City Paper is not for tourists
D.C. cops are in for some changes come 2007. And they won’t just be answering to a new chief, Cathy Lanier. Many of the city’s officers will also be answering to new badge numbers, and they’re not all thrilled about it.
Back in the fall of 2005, now-outgoing Chief Charles H. Ramsey ordered that the department bring order and security to its badge-numbering system. Whereas badge numbers have traditionally been issued more or less at random, Ramsey wanted to see a system in which numbers ascended according to rank. In other words, under the new system, the chief wears Badge No. 1, and the rest follow, down through commanders and lieutenants and crossing guards.
“It’s a pyramid concept,” explains Edward Hamilton, who is director of support services and was charged with developing the new badge system. “One of the concerns [under the old system] was that badge numbering didn’t have any rhyme or reason.…Now, if I saw a badge and it had number 8601 on it, I automatically know that’s a crossing guard, because those start with 8600.”
The new badges are more difficult to forge, Hamilton says, and they come with serial tracking numbers on the back. In the past, if a badge turned up “you couldn’t tell who had lost that badge” because it wasn’t serialized, says Hamilton. “Even if you retire, that number is still alive. Without having [serial numbers], you can’t tell if it’s a knockoff or a legitimate badge or who had it.”
Ranked officials have been getting their badges replaced over the course of the past year. General officers just recently received instructions to head down to the department’s equipment-and-supplies office to get their new shields. Their old badges will be incinerated.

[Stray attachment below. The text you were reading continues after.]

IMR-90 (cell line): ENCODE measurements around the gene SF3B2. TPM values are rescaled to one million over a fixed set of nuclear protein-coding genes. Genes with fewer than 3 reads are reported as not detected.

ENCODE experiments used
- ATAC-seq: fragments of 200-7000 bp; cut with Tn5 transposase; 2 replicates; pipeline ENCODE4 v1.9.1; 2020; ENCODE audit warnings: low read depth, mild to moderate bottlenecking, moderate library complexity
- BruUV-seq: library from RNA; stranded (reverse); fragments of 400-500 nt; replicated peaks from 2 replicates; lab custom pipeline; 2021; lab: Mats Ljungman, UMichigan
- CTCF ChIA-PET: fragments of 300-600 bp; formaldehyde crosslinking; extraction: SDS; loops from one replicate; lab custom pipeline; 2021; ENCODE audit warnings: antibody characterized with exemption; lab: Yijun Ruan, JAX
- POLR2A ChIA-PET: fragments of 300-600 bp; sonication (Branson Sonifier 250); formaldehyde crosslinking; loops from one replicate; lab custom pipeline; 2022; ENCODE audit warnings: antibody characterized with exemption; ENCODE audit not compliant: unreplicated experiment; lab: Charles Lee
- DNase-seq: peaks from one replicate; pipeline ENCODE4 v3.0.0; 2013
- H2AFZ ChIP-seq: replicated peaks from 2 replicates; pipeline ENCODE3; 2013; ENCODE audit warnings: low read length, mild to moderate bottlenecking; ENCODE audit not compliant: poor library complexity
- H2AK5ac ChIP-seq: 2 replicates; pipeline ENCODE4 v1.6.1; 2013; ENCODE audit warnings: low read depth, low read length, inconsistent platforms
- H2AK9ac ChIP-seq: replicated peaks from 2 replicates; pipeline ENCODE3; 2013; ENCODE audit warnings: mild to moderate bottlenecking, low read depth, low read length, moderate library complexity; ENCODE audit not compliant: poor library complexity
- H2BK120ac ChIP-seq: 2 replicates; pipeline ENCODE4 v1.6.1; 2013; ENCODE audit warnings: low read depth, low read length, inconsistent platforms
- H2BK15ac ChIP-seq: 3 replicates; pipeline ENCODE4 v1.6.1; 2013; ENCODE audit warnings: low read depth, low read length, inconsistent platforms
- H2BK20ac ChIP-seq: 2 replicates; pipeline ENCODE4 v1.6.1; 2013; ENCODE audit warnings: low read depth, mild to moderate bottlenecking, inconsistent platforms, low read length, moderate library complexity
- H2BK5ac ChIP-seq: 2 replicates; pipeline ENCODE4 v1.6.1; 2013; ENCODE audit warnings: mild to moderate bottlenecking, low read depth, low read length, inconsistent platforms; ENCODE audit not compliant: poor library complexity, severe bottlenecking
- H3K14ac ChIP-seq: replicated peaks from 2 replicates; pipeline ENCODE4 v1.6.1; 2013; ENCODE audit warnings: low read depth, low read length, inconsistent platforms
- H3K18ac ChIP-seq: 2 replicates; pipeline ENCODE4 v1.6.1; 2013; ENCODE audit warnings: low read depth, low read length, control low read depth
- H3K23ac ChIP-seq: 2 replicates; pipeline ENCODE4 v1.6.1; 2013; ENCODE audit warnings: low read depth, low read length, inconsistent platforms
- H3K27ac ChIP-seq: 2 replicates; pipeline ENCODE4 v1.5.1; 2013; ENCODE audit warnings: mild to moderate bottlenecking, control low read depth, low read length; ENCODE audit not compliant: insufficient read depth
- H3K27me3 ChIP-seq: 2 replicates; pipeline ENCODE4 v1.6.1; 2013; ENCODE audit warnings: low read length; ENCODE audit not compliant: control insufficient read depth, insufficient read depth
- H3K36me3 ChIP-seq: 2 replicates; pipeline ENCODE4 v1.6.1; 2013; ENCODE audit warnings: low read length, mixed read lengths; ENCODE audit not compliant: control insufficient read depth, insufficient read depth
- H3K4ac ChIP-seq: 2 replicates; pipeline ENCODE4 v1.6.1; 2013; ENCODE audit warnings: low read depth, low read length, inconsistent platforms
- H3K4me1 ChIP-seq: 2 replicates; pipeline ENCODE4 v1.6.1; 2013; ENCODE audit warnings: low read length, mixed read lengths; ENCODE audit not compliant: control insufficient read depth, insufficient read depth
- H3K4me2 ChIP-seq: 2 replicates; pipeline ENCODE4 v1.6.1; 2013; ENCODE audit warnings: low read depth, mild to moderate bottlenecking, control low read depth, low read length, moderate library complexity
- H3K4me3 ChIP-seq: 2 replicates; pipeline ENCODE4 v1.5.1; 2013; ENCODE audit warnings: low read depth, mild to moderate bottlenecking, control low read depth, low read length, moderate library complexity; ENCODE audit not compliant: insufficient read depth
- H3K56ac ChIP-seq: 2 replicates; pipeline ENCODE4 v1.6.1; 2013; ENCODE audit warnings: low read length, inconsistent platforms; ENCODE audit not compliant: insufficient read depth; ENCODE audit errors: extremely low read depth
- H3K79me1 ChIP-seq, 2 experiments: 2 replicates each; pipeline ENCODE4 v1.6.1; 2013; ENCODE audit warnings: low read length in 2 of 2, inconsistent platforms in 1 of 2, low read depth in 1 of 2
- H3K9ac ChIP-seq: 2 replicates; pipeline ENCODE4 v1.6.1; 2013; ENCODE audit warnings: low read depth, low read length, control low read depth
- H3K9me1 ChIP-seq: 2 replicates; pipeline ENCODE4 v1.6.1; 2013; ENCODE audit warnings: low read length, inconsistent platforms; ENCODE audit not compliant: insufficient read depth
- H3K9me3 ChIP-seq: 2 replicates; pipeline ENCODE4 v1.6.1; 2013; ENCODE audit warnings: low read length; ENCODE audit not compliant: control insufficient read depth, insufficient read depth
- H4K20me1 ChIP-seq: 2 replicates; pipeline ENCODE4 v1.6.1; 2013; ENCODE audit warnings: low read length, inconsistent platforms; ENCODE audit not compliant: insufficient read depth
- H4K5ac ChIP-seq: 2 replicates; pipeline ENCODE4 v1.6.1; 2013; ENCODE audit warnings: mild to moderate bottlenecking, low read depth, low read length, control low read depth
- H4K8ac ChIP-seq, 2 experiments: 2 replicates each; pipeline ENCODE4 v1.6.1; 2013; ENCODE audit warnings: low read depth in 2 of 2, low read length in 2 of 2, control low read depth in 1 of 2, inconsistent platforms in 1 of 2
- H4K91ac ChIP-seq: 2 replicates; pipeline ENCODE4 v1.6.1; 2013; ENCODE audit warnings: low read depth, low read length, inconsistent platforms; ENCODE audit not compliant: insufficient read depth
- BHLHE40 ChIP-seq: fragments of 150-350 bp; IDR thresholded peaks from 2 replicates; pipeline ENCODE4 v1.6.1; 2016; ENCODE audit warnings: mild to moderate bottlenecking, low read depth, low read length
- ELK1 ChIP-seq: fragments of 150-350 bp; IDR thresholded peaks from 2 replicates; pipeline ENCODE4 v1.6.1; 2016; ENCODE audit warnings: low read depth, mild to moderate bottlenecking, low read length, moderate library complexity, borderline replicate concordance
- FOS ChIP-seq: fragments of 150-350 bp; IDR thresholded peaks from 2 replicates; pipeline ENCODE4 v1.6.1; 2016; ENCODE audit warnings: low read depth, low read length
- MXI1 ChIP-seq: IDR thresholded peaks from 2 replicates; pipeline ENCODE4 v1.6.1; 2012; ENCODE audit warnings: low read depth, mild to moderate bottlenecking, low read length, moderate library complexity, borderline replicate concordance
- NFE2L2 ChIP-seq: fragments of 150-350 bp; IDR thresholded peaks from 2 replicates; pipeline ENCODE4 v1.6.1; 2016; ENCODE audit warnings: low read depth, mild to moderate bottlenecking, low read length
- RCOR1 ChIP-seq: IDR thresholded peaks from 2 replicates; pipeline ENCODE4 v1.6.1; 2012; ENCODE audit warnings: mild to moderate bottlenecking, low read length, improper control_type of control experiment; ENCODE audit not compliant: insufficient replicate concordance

D.C. police union head Kristopher Baumann says he’s been fielding complaints from officers ever since news of the badge switcheroo hit the departmentwide teletype on Dec. 6. The gist of their gripe: We don’t need no stinkin’ new badges.
“We’re spending thousands of dollars of taxpayer money?to institute a new badge system where we didn’t need to,” says Baumann. “That money could be for more patrol cars or more police officers.” He adds, “Officers have a sentimental attachment to badge numbers. I thought for morale you’d want to instill pride and a sense of continuity in officers.”
A number of officers speaking on condition of anonymity tell City Desk that they find the change in systems to be pointless. Furthermore, some of their co-workers are peeved about losing badge numbers they’ve identified with for years.
“Not to sound corny, [but] it’s something that has history to it,” says one cop. “When you’re an officer you take great pride in the number. Maybe it was a family member’s badge.…Some of them have a lot of significance to them. Some guys have had badges for 23 years.” The same cop says some officers who received recycled badge numbers have gone so far as to research the officers who wore their numbers before them. “Maybe it was someone who retired or passed away, you might have gotten theirs.”
But there’s more than just a romantic attachment. Cops commonly engrave their badge numbers on jewelry for themselves and family, and some go a step further. “I’m sure there are officers with their badge numbers [on license plates],” says Baumann. “And I’m sure there are officers with tattoos.”
Hamilton says he and officials were fully aware of the “obvious emotional attachments” at play. So while the department can’t do much for officers whose body ink turns obsolete overnight, Hamilton says the badge company can partially accommodate the clingiest of the city’s officers. “If you had that badge number for 20 years and want to keep a symbol of it, you can order the badge as a replica,” he explains.
Such a commemorative shield, Hamilton says, will even come in Lucite.